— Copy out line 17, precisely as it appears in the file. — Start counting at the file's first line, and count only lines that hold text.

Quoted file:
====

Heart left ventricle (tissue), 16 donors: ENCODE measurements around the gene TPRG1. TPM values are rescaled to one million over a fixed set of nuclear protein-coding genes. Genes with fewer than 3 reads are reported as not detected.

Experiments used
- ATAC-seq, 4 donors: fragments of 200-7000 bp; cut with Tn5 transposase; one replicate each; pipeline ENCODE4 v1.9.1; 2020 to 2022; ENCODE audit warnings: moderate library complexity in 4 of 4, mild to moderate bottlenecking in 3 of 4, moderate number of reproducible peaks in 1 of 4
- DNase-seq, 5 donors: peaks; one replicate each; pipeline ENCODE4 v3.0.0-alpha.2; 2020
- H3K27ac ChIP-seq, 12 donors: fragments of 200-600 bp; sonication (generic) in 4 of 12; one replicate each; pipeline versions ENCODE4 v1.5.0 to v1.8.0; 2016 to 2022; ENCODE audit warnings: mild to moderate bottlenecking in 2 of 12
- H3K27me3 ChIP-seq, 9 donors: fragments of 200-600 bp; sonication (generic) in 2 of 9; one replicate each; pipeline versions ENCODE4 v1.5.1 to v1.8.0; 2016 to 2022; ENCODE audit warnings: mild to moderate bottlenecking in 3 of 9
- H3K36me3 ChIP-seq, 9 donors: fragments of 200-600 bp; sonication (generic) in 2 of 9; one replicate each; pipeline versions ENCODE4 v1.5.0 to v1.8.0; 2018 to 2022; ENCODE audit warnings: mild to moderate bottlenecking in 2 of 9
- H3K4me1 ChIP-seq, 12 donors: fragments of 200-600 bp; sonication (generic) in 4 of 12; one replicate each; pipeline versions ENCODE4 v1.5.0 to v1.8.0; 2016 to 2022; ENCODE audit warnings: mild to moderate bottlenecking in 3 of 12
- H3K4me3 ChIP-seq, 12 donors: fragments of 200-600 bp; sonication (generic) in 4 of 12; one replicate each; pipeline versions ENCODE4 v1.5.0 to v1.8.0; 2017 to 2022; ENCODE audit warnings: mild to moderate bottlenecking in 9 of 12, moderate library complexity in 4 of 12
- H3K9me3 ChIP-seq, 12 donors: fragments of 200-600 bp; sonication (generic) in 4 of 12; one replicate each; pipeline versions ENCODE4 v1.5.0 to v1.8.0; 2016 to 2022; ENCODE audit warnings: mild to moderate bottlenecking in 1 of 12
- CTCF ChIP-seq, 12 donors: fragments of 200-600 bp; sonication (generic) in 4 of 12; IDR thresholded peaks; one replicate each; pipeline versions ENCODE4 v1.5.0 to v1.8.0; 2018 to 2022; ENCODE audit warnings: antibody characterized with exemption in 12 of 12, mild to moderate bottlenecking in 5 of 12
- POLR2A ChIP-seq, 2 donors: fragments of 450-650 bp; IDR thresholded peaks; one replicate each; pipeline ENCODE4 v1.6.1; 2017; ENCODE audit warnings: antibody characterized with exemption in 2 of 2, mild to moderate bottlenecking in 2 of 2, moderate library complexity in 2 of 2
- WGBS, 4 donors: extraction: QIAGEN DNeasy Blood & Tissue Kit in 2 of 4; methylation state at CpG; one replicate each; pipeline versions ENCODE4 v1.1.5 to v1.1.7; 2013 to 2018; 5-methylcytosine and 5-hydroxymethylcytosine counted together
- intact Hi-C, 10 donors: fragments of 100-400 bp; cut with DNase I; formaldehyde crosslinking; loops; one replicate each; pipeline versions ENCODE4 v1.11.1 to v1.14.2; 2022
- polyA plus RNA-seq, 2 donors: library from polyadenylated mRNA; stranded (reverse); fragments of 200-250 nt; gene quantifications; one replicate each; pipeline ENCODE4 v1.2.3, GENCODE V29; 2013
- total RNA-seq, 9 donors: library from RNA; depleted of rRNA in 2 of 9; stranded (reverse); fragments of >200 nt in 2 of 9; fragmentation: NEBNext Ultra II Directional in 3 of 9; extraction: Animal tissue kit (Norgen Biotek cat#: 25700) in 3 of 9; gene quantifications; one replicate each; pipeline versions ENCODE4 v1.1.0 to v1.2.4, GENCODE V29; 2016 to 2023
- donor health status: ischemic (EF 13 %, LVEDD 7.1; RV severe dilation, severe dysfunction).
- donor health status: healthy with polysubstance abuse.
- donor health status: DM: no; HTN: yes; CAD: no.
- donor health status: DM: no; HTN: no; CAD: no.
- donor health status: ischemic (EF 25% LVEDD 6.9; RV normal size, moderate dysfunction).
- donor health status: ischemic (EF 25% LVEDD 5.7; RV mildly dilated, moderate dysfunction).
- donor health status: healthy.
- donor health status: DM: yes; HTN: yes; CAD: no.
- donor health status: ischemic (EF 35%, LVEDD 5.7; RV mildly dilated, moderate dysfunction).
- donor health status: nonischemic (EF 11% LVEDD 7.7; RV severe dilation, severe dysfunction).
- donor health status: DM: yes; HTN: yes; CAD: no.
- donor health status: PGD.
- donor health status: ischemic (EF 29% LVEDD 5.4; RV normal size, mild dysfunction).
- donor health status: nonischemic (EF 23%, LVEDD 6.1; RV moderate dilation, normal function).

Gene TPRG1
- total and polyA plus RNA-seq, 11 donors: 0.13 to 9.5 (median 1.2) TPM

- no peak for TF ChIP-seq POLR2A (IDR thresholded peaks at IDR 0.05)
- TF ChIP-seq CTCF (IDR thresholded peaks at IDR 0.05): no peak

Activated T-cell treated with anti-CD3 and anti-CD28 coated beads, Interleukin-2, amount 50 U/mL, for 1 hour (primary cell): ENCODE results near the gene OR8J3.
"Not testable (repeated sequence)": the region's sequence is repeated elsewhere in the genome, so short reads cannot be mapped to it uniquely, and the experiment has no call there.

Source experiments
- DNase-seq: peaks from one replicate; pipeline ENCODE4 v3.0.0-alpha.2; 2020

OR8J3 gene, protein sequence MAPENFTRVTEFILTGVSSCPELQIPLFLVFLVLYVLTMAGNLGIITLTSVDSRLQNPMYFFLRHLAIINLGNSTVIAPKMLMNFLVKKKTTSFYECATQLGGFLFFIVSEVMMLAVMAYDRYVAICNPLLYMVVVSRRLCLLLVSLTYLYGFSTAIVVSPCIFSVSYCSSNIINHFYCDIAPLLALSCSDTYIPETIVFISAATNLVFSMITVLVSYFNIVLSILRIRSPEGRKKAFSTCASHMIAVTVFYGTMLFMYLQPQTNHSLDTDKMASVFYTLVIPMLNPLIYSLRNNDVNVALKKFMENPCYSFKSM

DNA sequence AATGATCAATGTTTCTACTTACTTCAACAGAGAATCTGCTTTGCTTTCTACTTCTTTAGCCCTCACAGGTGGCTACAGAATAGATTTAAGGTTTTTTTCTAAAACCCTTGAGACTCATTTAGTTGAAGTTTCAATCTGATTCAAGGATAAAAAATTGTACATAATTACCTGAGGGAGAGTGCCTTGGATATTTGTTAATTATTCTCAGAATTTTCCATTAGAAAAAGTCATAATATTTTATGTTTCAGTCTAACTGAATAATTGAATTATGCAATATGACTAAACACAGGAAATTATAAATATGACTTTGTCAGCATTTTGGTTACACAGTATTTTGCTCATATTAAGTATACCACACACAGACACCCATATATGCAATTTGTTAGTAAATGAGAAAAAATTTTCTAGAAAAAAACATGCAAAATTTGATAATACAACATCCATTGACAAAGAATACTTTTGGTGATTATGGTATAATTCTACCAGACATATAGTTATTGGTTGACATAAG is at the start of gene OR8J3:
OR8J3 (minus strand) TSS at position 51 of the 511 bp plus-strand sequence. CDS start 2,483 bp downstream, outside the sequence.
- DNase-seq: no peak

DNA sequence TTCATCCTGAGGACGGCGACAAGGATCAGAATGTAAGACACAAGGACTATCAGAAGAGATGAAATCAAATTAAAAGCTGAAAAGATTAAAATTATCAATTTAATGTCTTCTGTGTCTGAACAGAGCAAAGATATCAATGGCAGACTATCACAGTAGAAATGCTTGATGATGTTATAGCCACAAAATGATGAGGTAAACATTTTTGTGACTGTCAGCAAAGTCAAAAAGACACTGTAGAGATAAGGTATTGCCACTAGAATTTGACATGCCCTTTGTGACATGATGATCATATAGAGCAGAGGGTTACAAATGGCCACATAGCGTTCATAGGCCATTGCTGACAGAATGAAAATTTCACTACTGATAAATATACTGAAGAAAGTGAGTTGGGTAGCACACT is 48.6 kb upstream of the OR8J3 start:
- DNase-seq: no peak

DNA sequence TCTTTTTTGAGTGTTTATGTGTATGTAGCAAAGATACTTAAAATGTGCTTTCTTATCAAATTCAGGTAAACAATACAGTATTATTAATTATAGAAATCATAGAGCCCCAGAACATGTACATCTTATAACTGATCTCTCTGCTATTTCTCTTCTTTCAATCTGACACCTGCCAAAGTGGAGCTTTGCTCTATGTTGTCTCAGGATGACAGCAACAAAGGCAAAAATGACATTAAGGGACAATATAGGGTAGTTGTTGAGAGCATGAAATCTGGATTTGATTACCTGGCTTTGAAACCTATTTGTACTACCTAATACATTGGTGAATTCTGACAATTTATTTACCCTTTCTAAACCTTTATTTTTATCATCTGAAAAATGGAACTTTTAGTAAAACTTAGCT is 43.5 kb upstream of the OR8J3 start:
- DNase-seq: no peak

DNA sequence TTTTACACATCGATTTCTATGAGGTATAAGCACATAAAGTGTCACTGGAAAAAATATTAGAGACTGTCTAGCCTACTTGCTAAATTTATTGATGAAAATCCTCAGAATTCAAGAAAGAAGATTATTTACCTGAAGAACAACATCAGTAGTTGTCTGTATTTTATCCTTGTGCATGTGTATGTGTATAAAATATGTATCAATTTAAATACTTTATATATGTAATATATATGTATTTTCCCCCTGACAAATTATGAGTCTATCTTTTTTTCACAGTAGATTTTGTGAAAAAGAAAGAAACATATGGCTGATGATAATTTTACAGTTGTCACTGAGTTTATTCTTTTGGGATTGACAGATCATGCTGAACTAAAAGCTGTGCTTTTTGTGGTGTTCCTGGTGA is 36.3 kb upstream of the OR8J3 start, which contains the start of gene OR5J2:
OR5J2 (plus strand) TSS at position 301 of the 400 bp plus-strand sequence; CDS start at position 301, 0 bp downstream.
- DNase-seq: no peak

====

- donor health status: ischemic (EF 13 %, LVEDD 7.1; RV severe dilation, severe dysfunction).